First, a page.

Saugatuck, Michigan -- Rolling Hills and the Kankakee River
In 1926, Krehbiel helped pioneer the Chicago Art Institute Summer School of Painting (later named Ox-Bow School) in Saugatuck, Michigan. The school was founded as the Saugatuck School of Summer Painting in 1910 by a group of Chicago artists led by his friend, Frederick Fursman. The summer migration of artists to Saugatuck began in 1900 when the daughter of the owner of one of the resort hotels invited some of her classmates from The Art Institute of Chicago to vacation there. Among them were Albert Krehbiel and Dulah Evans. By the mid-1920s. the Saugatuck School had become the summer art Mecca for commercial artists and architects from cities throughout the Midwest, as well as students and alumni of The Art Institute. Beginning in 1926, Saugatuck became an ever-increasing weekend and holiday retreat for Krehbiel and he spent the rest of his summers teaching and painting there. In 1934, he opened his own summer school of art in Saugatuck called the AK Studio.
When able to free himself from his students in Saugatuck, Krehbiel painted many scenes overlooking the Kalamazoo River and the neighboring rolling hills using different mediums. He also had several occasions in the winters to visit and portray the area in its vast and billowing cover of snow. (Click here to see Saugatuck Exhibit.)
Throughout the 1980s, Marshall Salzman - a student of Krehbiel’s at the AK Studio as well as at the Armour Institute in the late 1930s – wrote many letters to Rebecca F. Krehbiel, Albert Krehbiel’s daughter-in-law. These letters reveal much about Krehbiel’s character and his resolute dedication to the teaching and practice of drawing and painting. In one letter (not dated), Mr. Salzman writes:
“ . . . Prof. K. gave a two-hour lecture to all graduating architects (at the Illinois Institute of Technology) at their request. Needless to say, he was happy to do this absolutely free . . .. Prof. K. and I were in the Saugatuck Studio on a Sunday (when) a chauffer-driven car pulled up in front and a well-groomed lady got out . . .. She explained to Prof. K. that she represented a very fancy art group and was willing to pay him $300 to speak to her club for 30 minutes. In addition, her chauffer would pick him up and bring him back. Prof. K. said, ‘if you would be kind enough to write your name and phone number on a piece of paper, I will call you within two days if I can make it. However, if I do not call, I will not be able to go.’ She handed him the paper and thanked him. As the car drove off, he tore up the name and phone number and put it in the wastebasket. I asked what in the world he did that for since he gave our group a two-hour chalk talk every Saturday and we were paying so little. Prof. K. turned to me and said, ‘I don’t think they would understand what I was saying, and would make little use of what they might understand.’ Wouldn’t it be a great world if all teachers had that much integrity?”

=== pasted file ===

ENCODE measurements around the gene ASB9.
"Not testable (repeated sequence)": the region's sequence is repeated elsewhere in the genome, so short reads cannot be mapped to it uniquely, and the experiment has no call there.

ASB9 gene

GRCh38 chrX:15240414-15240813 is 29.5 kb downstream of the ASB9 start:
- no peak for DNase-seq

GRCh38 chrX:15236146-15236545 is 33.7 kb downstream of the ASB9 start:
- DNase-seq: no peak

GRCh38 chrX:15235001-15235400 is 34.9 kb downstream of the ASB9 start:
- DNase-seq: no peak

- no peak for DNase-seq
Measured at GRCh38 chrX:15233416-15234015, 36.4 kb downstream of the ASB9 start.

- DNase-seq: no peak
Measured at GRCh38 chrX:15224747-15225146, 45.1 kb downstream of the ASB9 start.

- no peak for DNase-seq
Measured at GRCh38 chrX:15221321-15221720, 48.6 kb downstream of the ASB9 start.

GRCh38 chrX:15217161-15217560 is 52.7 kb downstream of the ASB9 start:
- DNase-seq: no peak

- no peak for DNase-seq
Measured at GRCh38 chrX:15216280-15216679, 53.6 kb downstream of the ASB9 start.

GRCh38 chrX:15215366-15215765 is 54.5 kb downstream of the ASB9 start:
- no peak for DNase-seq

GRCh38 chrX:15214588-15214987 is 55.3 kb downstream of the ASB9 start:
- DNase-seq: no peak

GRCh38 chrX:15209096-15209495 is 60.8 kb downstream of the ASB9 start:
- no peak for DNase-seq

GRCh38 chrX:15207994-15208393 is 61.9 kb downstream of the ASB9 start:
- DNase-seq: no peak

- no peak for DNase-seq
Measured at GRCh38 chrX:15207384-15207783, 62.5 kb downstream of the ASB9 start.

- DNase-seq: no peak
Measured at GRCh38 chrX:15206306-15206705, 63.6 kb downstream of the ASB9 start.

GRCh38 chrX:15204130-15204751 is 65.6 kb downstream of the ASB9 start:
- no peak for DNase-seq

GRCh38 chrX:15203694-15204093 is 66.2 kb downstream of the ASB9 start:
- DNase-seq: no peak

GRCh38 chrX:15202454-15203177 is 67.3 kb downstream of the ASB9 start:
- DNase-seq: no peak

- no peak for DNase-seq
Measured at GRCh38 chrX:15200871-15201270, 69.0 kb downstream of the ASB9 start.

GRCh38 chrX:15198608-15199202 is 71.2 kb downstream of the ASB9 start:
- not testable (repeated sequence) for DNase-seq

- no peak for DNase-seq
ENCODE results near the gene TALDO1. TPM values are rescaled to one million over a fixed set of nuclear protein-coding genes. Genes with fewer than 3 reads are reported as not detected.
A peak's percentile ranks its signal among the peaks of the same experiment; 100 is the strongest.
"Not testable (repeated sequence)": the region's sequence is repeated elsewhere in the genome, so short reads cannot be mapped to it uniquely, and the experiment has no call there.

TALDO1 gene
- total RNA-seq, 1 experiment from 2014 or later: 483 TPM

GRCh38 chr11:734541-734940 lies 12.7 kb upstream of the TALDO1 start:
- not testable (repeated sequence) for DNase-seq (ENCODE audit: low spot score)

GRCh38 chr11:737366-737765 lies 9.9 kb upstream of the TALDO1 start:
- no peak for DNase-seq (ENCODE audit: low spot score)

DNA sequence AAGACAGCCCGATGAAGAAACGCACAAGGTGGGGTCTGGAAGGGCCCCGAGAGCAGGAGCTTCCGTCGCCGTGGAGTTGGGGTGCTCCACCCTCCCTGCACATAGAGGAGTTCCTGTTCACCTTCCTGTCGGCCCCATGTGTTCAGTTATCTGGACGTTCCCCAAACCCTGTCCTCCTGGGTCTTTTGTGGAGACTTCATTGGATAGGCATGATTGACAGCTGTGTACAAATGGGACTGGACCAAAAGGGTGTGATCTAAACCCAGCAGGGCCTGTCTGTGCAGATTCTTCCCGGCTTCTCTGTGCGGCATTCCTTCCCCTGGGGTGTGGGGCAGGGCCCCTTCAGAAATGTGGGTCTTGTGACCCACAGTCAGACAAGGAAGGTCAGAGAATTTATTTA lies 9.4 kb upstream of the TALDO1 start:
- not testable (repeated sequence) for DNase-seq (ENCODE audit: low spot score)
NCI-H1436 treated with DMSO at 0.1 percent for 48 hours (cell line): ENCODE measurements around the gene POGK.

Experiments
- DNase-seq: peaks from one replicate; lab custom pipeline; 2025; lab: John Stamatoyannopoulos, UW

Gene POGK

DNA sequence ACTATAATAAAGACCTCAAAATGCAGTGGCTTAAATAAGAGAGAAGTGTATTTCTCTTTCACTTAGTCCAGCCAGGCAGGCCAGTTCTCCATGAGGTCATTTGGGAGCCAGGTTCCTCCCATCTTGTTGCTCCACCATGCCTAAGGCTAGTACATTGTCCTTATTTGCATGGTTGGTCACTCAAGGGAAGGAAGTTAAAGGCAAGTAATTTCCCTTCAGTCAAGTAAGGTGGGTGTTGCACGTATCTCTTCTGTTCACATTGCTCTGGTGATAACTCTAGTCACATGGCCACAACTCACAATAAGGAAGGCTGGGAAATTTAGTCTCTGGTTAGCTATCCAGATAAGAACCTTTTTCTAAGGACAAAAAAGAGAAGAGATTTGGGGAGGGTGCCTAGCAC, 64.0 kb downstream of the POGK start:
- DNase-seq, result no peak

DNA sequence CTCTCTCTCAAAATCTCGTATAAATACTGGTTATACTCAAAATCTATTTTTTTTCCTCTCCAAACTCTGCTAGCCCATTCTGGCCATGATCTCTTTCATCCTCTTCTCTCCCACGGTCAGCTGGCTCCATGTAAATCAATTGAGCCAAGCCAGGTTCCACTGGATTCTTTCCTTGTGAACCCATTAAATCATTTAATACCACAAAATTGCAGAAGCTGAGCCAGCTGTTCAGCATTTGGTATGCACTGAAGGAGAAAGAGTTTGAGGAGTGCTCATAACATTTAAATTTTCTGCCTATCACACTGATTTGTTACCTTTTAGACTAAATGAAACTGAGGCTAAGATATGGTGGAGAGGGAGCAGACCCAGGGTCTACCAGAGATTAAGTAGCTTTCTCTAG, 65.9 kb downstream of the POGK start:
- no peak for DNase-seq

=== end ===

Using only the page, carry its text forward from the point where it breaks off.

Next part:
In another letter, Mr. Salzman writes of Krehbiel’s entertaining ability at making drawing appear amazingly effortless and the reverence that his students felt for his talent:
“ . . . I remember one day we were all drawing nude compositions of a model. Prof. K. walked up to Miss Tibbs (a student) and said, ‘ You use this fine charcoal that is so thin it’s almost like drawing with a pencil.’ Then he said he was going to show her how to loosen up. This drew a crowd as we all gathered around, knowing a demonstration was in its way. He was fully aware of the total attention of the entire group. He said, ‘I was going to tell you to use a larger charcoal, but I think it might be better for you to use your thumb’, at which point he crushed a bunch of charcoal on the bench. Then he said, ‘On second thought, I would like you to use the palm of your hand.’ He rubbed his palm in the charcoal dust as he eyed the model and proceeded to put on a show that I had never seen before or since. In three strokes he drew the entire pose with the finest edge you’ve ever seen and shaded out to perfection. We all applauded and I think he was pleased with the result and our reaction to his skill.”